Monday, September 22, 2014

The Impact of Enlargement on the European Commission: Applying Anthropology and Social Psychology to the Study of an International Organization


Carolyn Ban, recipient of the 2014 Larry Neal Prize for Excellence in EU Scholarship, gave a lecture entitled "The Impact of Enlargement on the European Commission: Applying Anthropology and Social Psychology to the Study of an International Organization" on September 12, 2014. Dr. Carolyn Ban is a Professor and former dean of the Graduate School of Public and International Affairs and the former Acting Director of the European Union Center of Excellence/European Studies Center at the University of Pittsburgh. She holds a Ph.D. in Political Science from Stanford University. The Larry Neal Prize was initiated by the EU Center at Illinois to recognize excellent research conducted by affiliated faculty of the ten EU Centers of Excellence located throughout the United States.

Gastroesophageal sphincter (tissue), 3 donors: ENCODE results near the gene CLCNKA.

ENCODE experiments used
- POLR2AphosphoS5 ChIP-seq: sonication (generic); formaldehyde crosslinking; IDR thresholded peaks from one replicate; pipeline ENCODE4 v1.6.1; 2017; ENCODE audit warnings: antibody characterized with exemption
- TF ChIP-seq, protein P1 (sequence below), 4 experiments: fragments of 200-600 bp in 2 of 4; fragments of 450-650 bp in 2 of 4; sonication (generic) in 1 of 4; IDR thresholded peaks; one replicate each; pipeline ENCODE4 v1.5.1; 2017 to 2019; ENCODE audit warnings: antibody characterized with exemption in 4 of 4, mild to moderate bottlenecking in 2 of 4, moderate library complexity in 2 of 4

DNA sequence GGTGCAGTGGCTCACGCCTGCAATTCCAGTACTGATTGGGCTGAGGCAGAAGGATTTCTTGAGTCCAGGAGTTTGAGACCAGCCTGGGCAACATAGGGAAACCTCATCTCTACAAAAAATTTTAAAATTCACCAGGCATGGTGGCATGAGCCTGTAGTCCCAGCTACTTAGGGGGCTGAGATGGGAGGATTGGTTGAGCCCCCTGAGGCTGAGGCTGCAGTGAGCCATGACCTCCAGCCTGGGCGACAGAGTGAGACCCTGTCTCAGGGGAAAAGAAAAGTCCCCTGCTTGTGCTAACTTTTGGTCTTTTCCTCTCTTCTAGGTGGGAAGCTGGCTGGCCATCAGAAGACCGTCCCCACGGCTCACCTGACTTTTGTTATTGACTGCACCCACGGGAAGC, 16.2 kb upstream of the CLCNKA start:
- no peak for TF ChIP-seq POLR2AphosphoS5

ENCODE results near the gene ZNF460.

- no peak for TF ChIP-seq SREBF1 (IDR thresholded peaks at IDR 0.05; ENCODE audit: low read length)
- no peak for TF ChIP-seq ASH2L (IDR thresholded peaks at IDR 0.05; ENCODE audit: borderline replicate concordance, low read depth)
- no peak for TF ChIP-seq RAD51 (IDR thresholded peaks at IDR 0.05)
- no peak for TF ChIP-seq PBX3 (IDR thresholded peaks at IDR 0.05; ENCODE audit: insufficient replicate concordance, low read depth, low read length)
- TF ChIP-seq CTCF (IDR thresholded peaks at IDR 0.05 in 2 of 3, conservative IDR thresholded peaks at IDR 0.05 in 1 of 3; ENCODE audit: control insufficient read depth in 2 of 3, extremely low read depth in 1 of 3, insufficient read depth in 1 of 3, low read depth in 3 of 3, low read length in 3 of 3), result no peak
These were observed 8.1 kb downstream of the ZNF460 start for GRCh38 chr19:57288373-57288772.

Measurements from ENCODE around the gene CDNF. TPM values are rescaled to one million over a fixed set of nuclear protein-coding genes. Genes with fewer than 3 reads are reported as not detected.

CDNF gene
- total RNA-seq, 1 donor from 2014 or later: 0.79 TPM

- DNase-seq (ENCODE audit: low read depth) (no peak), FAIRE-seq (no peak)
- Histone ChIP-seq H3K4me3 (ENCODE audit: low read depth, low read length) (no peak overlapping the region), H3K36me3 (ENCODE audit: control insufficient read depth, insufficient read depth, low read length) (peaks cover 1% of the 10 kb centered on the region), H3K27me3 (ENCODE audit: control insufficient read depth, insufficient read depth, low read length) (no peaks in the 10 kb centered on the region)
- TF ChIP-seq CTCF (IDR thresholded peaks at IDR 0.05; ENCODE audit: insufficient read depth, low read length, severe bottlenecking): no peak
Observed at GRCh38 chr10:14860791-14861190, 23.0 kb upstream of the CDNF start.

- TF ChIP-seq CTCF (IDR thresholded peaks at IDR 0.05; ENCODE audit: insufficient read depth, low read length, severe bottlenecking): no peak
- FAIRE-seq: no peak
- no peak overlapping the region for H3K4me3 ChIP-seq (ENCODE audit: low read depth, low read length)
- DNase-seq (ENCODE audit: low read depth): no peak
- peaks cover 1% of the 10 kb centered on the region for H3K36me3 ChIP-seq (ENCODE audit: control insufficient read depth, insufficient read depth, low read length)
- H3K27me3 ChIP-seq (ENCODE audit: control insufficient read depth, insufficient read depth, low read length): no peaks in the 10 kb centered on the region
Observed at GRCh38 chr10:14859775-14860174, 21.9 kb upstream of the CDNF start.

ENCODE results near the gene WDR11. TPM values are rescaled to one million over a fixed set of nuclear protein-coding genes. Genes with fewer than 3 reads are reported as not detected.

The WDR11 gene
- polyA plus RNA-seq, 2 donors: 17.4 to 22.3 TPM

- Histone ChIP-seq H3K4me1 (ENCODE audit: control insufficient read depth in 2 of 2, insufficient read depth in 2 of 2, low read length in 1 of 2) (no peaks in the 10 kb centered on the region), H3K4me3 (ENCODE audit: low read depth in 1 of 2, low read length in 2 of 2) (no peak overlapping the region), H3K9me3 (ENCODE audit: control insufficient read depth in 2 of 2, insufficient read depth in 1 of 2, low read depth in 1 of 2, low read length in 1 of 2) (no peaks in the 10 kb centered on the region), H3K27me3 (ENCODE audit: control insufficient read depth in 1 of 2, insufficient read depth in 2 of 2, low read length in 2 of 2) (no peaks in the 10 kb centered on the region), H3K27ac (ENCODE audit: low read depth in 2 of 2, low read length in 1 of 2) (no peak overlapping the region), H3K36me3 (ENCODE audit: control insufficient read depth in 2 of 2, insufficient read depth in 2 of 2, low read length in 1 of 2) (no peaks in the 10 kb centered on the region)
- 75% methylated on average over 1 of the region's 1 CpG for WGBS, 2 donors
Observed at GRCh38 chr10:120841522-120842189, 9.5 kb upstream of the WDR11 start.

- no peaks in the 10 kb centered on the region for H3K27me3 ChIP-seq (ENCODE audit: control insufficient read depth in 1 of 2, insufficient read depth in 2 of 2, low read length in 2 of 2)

From Dr. Ban's abstract:
The accession of 12 new member states in 2004 and 2007  provided a unique opportunity to study how the European Commission responded to that challenge.  Carolyn Ban’s research broke new ground by analyzing the European Commission from a public management perspective. It applied theories and methodology drawn from anthropology and social psychology to analyze the Commission’s efforts to recruit and socialize thousands of new staff members, and its success in integrating newcomers. It argues that nationality was less important in understanding the newcomers than expected and, conversely, that gender was more important than expected, as one of the major effects of enlargement was to shift the organization's gender balance. 
A video of the lecture is available to view in the EUC's Video Library or below:

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